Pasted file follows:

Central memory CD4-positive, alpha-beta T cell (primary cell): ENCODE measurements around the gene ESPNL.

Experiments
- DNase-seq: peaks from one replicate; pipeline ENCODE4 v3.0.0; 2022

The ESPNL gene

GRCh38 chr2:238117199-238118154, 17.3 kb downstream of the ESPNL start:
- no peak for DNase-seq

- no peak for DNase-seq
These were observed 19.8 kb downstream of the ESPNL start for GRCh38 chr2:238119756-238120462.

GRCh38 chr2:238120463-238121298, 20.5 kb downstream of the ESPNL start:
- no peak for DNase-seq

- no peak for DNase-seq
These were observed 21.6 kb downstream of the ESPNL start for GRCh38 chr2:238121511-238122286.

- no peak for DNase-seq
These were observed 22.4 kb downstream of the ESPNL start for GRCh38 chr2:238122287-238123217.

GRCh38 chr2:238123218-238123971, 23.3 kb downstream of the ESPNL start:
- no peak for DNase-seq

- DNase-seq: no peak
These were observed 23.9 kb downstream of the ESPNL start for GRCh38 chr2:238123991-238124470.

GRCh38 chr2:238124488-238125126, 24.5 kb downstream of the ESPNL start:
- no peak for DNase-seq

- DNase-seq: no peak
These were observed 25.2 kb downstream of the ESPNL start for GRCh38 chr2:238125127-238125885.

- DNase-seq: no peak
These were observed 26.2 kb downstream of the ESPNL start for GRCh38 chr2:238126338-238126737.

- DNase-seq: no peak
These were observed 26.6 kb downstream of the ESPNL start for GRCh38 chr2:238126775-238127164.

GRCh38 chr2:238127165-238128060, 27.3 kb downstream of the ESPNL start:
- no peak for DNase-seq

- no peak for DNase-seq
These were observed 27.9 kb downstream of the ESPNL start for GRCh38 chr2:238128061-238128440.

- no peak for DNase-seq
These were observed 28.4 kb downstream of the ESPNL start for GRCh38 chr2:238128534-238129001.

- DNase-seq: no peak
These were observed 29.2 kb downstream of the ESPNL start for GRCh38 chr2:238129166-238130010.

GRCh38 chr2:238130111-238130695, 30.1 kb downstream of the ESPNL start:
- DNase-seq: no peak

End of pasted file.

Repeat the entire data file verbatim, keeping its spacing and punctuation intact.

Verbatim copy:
Central memory CD4-positive, alpha-beta T cell (primary cell): ENCODE measurements around the gene ESPNL.

Experiments
- DNase-seq: peaks from one replicate; pipeline ENCODE4 v3.0.0; 2022

The ESPNL gene

GRCh38 chr2:238117199-238118154, 17.3 kb downstream of the ESPNL start:
- no peak for DNase-seq

- no peak for DNase-seq
These were observed 19.8 kb downstream of the ESPNL start for GRCh38 chr2:238119756-238120462.

GRCh38 chr2:238120463-238121298, 20.5 kb downstream of the ESPNL start:
- no peak for DNase-seq

- no peak for DNase-seq
These were observed 21.6 kb downstream of the ESPNL start for GRCh38 chr2:238121511-238122286.

- no peak for DNase-seq
These were observed 22.4 kb downstream of the ESPNL start for GRCh38 chr2:238122287-238123217.

GRCh38 chr2:238123218-238123971, 23.3 kb downstream of the ESPNL start:
- no peak for DNase-seq

- DNase-seq: no peak
These were observed 23.9 kb downstream of the ESPNL start for GRCh38 chr2:238123991-238124470.

GRCh38 chr2:238124488-238125126, 24.5 kb downstream of the ESPNL start:
- no peak for DNase-seq

- DNase-seq: no peak
These were observed 25.2 kb downstream of the ESPNL start for GRCh38 chr2:238125127-238125885.

- DNase-seq: no peak
These were observed 26.2 kb downstream of the ESPNL start for GRCh38 chr2:238126338-238126737.

- DNase-seq: no peak
These were observed 26.6 kb downstream of the ESPNL start for GRCh38 chr2:238126775-238127164.

GRCh38 chr2:238127165-238128060, 27.3 kb downstream of the ESPNL start:
- no peak for DNase-seq

- no peak for DNase-seq
These were observed 27.9 kb downstream of the ESPNL start for GRCh38 chr2:238128061-238128440.

- no peak for DNase-seq
These were observed 28.4 kb downstream of the ESPNL start for GRCh38 chr2:238128534-238129001.

- DNase-seq: no peak
These were observed 29.2 kb downstream of the ESPNL start for GRCh38 chr2:238129166-238130010.

GRCh38 chr2:238130111-238130695, 30.1 kb downstream of the ESPNL start:
- DNase-seq: no peak